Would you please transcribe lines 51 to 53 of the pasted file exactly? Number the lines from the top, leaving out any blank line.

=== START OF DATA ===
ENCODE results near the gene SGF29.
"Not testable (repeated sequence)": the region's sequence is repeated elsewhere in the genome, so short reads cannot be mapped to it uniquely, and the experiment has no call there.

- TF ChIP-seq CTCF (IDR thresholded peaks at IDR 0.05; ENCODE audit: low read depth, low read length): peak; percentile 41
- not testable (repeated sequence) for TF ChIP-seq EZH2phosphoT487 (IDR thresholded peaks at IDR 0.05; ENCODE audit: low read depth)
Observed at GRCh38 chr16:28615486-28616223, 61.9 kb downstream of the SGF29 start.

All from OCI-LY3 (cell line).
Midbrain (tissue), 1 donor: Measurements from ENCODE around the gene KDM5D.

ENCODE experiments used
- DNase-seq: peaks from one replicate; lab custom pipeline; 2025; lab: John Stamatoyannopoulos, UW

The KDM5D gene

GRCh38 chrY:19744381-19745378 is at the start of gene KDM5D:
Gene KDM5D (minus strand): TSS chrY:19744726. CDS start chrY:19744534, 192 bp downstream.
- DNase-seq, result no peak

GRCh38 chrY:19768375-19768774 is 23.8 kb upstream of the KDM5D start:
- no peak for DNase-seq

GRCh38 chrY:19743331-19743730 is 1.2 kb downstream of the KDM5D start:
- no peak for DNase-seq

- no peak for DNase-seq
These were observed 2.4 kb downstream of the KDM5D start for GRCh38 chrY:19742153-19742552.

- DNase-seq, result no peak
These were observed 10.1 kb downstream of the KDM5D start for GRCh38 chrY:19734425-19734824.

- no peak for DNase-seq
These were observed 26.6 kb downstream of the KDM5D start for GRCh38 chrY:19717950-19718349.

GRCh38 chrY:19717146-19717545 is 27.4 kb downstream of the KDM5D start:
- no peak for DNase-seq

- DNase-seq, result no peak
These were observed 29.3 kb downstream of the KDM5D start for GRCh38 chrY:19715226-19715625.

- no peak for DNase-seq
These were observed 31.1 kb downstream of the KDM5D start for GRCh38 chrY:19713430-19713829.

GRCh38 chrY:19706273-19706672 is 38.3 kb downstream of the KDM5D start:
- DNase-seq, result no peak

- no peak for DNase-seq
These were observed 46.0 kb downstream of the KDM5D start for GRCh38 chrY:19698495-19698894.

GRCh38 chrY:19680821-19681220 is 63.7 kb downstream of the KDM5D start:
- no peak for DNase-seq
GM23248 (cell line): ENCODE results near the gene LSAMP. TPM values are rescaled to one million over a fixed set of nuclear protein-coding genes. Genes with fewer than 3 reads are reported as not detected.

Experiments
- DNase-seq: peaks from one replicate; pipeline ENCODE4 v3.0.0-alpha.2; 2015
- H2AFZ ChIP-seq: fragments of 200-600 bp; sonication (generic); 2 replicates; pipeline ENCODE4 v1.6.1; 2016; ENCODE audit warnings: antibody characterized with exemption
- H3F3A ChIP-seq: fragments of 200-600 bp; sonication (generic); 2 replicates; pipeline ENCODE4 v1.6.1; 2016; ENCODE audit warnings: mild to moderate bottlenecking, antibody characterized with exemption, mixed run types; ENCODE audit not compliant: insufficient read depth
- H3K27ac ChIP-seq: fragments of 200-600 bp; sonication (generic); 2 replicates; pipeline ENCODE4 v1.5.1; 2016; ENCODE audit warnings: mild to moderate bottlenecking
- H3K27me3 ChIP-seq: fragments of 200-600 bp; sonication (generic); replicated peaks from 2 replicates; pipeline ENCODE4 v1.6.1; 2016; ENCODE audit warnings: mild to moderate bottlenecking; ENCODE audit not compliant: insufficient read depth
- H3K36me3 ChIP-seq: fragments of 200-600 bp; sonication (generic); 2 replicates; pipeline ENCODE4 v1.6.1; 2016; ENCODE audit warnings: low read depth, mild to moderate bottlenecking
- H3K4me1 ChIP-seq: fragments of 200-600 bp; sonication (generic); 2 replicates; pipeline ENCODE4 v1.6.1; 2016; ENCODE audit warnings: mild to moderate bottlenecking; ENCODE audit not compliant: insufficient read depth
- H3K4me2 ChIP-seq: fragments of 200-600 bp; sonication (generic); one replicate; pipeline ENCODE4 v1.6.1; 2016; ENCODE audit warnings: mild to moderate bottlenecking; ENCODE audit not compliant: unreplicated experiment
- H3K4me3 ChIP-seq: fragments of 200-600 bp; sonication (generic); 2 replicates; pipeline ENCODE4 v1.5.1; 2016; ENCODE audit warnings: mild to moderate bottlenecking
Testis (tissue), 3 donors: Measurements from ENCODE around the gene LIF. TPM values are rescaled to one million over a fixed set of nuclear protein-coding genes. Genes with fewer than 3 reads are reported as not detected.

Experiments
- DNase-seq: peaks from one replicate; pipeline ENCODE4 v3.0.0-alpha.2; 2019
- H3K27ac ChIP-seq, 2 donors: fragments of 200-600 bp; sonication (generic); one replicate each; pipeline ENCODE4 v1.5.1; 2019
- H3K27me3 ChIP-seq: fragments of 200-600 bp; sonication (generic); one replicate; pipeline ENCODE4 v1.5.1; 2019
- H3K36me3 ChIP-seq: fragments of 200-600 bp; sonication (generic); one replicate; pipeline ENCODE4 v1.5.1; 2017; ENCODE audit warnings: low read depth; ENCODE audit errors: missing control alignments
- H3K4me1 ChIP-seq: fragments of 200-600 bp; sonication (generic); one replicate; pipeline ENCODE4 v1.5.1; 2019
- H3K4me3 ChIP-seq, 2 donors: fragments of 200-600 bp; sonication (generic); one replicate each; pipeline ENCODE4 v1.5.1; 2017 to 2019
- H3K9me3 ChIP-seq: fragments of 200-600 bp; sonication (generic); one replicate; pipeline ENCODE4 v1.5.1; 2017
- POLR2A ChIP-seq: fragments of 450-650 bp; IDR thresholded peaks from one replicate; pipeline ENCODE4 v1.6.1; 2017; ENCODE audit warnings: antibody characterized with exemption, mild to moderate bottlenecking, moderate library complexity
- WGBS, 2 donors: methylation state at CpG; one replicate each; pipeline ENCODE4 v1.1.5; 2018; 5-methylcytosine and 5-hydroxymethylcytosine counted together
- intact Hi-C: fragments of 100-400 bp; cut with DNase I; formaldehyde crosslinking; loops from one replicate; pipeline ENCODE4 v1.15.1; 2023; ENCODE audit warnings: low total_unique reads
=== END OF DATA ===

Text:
- H3K27me3 ChIP-seq: fragments of 200-600 bp; sonication (generic); one replicate; pipeline ENCODE4 v1.5.1; 2019
- H3K36me3 ChIP-seq: fragments of 200-600 bp; sonication (generic); one replicate; pipeline ENCODE4 v1.5.1; 2017; ENCODE audit warnings: low read depth; ENCODE audit errors: missing control alignments
- H3K4me1 ChIP-seq: fragments of 200-600 bp; sonication (generic); one replicate; pipeline ENCODE4 v1.5.1; 2019